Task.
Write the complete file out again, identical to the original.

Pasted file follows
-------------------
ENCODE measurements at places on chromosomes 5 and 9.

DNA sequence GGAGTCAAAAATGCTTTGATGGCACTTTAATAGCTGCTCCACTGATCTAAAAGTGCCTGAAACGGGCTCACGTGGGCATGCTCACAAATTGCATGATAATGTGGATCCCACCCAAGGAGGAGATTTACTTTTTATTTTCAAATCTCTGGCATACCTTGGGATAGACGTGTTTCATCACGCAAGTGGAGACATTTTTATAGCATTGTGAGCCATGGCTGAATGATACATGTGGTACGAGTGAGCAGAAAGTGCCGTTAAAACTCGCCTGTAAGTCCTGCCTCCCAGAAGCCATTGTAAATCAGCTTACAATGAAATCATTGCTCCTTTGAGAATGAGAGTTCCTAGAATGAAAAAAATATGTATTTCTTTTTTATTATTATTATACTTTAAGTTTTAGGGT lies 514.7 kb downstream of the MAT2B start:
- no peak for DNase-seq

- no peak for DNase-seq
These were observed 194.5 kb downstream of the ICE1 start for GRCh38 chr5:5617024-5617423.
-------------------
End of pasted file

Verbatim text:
ENCODE measurements at places on chromosomes 5 and 9.

DNA sequence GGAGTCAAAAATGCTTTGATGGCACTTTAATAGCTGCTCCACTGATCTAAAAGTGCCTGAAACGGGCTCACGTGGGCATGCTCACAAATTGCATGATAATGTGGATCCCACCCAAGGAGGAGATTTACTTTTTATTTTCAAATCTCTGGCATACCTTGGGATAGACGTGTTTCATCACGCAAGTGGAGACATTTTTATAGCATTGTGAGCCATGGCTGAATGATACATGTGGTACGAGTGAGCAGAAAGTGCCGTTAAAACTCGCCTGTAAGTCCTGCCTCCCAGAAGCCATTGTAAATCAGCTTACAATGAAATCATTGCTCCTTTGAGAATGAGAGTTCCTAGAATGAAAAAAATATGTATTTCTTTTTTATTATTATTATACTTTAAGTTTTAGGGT lies 514.7 kb downstream of the MAT2B start:
- no peak for DNase-seq

- no peak for DNase-seq
These were observed 194.5 kb downstream of the ICE1 start for GRCh38 chr5:5617024-5617423.